The Gordons


Gordons All Ranks c1891


These men of the 1st Battalion are veterans of Egypt as their medals reveal. The photo was taken in Ceylon where the battalion was stationed from 1888 to c1895 in which year they were required to form part of the Chitral Relief Force. The group here has one officer seated in the middle. He is a junior officer but is not a young man so perhaps he is the Quartermaster. He is in dress, with the gold corded sporran, but his cap is the undress glengarry. All the men here are in dress uniform wearing the glengarry. This is because when posted abroad they did not take the feather bonnet.

The two men on the left of the picture are wearing other ranks dress uniform with the appropriate sporran. The man holding the Queen's Colour is the sergeant-drummer (drum-major) with full plaid and drummer's shoulder wings. Standing next to him is a staff sergeant with a gold laced doublet that has no collar badges. He holds the yellow Regimental Colour. The red sash of office is worn over his left shoulder, this is in contrast to the sergeant who is sitting on the right of the photo, who has his sash on the normal side for an NCO, the right shoulder.

The RSM, sitting to the right of the officer as we look at him, has a crown badge of rank on his right fore-arm. He has a gold laced doublet also with no collar badges and his shoulder cords are gold but not so full as the officer's. He has an officer's type sash on his left shoulder, and a similar plaid. He also has a white leather sword belt like the officer, and a gold laced waist-belt. His sporran is similar to the undress type worn by officers.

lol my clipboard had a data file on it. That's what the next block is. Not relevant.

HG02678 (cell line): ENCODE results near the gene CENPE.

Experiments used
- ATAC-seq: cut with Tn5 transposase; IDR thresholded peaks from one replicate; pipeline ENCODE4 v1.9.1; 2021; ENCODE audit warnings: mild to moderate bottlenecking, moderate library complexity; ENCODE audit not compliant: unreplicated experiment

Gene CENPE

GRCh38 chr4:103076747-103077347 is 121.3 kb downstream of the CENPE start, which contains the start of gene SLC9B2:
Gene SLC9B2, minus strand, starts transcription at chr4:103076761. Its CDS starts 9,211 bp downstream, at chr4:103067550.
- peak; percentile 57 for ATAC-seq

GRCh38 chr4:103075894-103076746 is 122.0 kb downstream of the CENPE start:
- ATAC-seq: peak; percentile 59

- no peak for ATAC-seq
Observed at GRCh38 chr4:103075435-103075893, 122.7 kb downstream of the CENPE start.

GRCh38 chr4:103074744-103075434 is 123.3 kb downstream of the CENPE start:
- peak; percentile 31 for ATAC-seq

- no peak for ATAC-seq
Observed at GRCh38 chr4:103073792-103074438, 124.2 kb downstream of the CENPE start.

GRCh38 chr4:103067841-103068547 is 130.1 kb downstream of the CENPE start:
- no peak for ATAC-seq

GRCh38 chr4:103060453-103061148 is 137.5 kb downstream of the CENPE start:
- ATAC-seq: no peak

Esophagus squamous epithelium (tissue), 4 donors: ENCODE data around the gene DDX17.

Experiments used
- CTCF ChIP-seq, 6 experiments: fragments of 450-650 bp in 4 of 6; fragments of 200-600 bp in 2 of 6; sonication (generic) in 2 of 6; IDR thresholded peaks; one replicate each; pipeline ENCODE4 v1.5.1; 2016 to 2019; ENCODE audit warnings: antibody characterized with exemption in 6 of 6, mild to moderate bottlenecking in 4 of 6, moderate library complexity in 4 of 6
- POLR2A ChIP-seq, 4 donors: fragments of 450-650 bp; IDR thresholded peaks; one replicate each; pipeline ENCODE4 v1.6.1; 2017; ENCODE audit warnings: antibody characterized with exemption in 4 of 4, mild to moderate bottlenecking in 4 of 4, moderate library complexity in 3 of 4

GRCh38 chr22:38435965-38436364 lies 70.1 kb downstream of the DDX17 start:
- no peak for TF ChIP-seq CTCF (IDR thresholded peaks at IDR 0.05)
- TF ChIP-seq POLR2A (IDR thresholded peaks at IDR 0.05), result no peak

The man sitting the other side of the officer is the band sergeant. He has a gold laced doublet with gold chevrons and a band badge above. He has a full paid but it is arranged in a different way to the sergeant-drummer. The other man of interest is the one standing on the right of the photo with a large beard. He has a badge on his upper right arm that is white embroidered crossed axes, the badge of a pioneer.


Uniforms | Regimental Details




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by Stephen Luscombe